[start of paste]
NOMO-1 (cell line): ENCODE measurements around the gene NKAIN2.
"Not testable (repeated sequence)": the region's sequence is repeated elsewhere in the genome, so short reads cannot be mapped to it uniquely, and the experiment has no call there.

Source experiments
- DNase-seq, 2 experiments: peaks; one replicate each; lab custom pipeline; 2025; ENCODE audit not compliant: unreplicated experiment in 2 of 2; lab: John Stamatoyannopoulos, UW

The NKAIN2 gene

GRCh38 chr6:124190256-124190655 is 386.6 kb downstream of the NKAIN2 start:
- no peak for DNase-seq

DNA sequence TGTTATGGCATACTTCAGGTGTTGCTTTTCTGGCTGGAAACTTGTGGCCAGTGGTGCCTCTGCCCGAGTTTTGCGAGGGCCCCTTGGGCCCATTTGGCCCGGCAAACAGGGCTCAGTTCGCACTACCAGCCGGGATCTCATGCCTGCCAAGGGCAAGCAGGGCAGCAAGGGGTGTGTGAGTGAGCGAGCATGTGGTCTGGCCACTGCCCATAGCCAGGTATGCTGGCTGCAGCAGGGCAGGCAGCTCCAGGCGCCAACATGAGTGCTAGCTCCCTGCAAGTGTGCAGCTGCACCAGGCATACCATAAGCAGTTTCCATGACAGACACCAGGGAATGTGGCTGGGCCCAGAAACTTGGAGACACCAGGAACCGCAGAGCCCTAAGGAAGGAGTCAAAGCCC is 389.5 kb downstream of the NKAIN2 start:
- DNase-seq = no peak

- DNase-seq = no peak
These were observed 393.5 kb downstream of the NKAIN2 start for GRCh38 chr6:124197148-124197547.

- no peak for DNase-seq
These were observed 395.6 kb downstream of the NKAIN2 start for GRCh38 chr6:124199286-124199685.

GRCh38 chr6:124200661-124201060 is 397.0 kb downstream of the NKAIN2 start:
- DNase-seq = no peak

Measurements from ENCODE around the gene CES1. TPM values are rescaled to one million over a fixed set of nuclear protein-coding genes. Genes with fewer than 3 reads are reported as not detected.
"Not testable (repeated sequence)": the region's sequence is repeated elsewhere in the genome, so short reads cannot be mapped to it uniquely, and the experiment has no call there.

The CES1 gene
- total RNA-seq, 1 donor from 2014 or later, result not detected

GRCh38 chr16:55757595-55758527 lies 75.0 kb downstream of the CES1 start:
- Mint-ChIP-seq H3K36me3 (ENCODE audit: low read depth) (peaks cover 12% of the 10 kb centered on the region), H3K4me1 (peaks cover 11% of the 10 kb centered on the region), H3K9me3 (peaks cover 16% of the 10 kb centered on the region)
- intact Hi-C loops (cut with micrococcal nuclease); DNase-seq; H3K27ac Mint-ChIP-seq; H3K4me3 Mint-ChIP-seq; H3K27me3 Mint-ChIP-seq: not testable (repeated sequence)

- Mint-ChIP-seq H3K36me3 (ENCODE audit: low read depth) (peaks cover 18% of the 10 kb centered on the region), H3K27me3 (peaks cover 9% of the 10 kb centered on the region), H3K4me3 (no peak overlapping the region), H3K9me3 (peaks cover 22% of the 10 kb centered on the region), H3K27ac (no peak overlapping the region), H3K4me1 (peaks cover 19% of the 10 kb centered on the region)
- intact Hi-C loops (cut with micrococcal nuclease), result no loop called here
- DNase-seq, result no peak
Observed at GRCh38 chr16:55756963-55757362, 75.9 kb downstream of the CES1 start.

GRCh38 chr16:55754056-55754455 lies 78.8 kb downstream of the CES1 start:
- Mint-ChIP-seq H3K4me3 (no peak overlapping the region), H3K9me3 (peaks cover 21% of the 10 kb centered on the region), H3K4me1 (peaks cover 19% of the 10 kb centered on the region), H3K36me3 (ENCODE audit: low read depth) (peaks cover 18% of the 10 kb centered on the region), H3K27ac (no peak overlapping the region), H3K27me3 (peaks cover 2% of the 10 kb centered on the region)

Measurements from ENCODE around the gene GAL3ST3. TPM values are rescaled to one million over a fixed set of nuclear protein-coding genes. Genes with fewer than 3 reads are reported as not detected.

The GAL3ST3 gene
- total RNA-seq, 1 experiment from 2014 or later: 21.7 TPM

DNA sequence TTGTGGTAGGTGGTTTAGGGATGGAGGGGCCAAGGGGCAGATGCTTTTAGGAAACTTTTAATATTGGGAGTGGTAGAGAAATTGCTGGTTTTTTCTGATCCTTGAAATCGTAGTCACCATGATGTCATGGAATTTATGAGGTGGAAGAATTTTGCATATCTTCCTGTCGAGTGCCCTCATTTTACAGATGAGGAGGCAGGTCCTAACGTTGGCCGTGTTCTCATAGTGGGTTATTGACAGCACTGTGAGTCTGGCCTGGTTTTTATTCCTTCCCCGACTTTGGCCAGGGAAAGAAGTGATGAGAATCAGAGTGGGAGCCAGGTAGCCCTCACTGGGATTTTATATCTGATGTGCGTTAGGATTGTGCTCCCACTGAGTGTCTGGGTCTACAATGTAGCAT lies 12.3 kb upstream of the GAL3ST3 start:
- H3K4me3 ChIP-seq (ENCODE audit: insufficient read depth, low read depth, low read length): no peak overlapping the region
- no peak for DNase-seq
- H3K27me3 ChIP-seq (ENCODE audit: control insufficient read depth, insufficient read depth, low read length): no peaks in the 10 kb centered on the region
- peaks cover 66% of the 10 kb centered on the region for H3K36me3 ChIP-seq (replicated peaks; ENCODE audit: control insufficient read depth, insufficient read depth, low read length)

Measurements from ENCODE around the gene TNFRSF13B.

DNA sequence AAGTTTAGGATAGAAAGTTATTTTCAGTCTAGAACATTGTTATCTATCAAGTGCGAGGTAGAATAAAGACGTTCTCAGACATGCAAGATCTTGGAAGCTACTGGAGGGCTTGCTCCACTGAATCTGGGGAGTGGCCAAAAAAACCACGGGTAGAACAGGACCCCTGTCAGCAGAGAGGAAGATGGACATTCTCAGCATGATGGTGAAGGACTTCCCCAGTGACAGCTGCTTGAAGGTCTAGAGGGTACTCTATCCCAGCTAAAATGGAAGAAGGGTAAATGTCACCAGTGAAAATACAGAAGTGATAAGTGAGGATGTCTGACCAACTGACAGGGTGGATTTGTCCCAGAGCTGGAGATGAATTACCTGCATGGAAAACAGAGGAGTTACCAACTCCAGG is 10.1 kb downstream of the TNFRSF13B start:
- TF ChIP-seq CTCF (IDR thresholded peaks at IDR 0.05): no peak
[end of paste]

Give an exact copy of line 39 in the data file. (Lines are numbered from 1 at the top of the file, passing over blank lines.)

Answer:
- TF ChIP-seq CTCF (IDR thresholded peaks at IDR 0.05): no peak